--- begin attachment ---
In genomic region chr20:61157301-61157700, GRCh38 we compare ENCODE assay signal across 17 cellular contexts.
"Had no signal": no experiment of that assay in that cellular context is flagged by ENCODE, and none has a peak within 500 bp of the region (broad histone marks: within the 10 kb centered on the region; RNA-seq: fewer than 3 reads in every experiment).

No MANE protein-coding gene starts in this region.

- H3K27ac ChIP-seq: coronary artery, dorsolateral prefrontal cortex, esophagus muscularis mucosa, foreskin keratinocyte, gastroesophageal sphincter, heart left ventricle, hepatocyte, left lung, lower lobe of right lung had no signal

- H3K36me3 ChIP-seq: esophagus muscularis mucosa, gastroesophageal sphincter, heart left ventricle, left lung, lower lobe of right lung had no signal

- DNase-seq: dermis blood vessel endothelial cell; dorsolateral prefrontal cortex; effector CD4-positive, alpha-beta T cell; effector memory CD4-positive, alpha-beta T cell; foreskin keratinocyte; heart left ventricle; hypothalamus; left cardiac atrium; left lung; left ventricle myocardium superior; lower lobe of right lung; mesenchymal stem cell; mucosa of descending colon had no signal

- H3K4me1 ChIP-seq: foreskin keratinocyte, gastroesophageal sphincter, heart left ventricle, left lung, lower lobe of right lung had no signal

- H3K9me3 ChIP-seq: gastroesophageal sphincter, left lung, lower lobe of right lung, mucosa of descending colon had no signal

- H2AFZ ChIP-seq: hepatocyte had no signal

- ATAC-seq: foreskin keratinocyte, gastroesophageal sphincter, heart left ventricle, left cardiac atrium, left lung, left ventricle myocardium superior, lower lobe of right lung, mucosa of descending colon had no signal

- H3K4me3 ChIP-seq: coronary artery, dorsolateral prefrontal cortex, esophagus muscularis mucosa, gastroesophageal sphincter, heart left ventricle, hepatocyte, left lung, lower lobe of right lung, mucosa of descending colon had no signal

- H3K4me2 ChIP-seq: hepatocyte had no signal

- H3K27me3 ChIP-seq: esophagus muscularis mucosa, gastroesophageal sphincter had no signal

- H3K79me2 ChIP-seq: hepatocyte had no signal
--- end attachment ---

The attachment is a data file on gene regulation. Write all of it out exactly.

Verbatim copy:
In genomic region chr20:61157301-61157700, GRCh38 we compare ENCODE assay signal across 17 cellular contexts.
"Had no signal": no experiment of that assay in that cellular context is flagged by ENCODE, and none has a peak within 500 bp of the region (broad histone marks: within the 10 kb centered on the region; RNA-seq: fewer than 3 reads in every experiment).

No MANE protein-coding gene starts in this region.

- H3K27ac ChIP-seq: coronary artery, dorsolateral prefrontal cortex, esophagus muscularis mucosa, foreskin keratinocyte, gastroesophageal sphincter, heart left ventricle, hepatocyte, left lung, lower lobe of right lung had no signal

- H3K36me3 ChIP-seq: esophagus muscularis mucosa, gastroesophageal sphincter, heart left ventricle, left lung, lower lobe of right lung had no signal

- DNase-seq: dermis blood vessel endothelial cell; dorsolateral prefrontal cortex; effector CD4-positive, alpha-beta T cell; effector memory CD4-positive, alpha-beta T cell; foreskin keratinocyte; heart left ventricle; hypothalamus; left cardiac atrium; left lung; left ventricle myocardium superior; lower lobe of right lung; mesenchymal stem cell; mucosa of descending colon had no signal

- H3K4me1 ChIP-seq: foreskin keratinocyte, gastroesophageal sphincter, heart left ventricle, left lung, lower lobe of right lung had no signal

- H3K9me3 ChIP-seq: gastroesophageal sphincter, left lung, lower lobe of right lung, mucosa of descending colon had no signal

- H2AFZ ChIP-seq: hepatocyte had no signal

- ATAC-seq: foreskin keratinocyte, gastroesophageal sphincter, heart left ventricle, left cardiac atrium, left lung, left ventricle myocardium superior, lower lobe of right lung, mucosa of descending colon had no signal

- H3K4me3 ChIP-seq: coronary artery, dorsolateral prefrontal cortex, esophagus muscularis mucosa, gastroesophageal sphincter, heart left ventricle, hepatocyte, left lung, lower lobe of right lung, mucosa of descending colon had no signal

- H3K4me2 ChIP-seq: hepatocyte had no signal

- H3K27me3 ChIP-seq: esophagus muscularis mucosa, gastroesophageal sphincter had no signal

- H3K79me2 ChIP-seq: hepatocyte had no signal